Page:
18. 18. Action post-diagnosis<br />Establishment of stakeholder groups at learning sites to:<br />Enhance multi-actor interactions<br />Build capacity in stakeholder interactions<br />Provide a forum for farmers to express demand and for stakeholders to respond<br />
  19. 19. Activity 3 - Development of Geographical Information Systems on pilot sites in relation to fodder interventions<br />
  20. 20. As originally conceived there was very little activity in this area<br />Why..? Agro-ecological conditions not ultimately regarded as the main issue in relation to forage adoption<br />
  21. 21. Activity 4 - Evaluation of livestock market environment influencing fodder demand, access and utilisation<br />
  22. 22. Rapid market appraisals on fodder as a commodity were undertaken by Ethiopian regional research partners in Tigray and Oromia Regions this year. <br />Tigray study: nascent but developing fodder market; rapidly rising prices; increased farmer-to-farmer exchange of fodder<br />
  23. 23. Indicative fodder prices in study sites<br />Hailesellassie Amare et al, unpublished<br />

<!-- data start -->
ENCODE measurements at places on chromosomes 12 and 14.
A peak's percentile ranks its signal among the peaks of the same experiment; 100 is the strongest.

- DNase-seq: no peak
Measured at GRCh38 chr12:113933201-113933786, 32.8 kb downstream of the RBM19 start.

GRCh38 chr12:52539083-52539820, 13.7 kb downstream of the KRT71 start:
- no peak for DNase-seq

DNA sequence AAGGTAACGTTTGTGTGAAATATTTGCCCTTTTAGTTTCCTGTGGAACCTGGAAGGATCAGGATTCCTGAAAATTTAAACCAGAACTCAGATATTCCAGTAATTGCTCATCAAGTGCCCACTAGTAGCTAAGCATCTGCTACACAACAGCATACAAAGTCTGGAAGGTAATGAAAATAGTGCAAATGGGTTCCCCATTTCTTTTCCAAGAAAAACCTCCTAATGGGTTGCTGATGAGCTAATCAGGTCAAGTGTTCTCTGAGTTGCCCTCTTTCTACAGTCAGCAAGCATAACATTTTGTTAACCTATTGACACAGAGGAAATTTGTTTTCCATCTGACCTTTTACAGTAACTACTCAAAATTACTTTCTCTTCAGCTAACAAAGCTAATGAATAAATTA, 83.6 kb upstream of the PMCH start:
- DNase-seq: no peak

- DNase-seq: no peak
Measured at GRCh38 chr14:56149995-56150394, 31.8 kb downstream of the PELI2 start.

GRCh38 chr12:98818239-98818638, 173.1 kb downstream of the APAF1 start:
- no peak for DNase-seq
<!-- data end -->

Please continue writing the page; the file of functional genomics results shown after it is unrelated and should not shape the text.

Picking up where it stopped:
24. 24. Seasonal fodder market survey<br />Collecting data on fodder prices and quality on monthly basis at 3 fodder markets in Oromiya Region of Ethiopia (Chancho, DebreZeit, Mieso)<br />Data collection started in July 09 and will continue to the end of the project<br />
  25. 25. Seasonal fodder market data<br />
  26. 26. Markets: what would be done differently next time?<br />We should have done more work on markets for key livestock commodities<br />
  27. 27. Key messages<br />Need to link practical technical options and pro-active focus on stakeholder networks<br />Practical technical options, in our case planted fodder, is the engine that drives stakeholder interest and action – without this stakeholder platforms have limited momentum. Need to avoid purely technology push or purely stakeholder networking – it is the combination that leads to change.<br />Need to allow agenda to move wider than initial entry point: fodder -> marketing, health, breed issues – this is good!<br />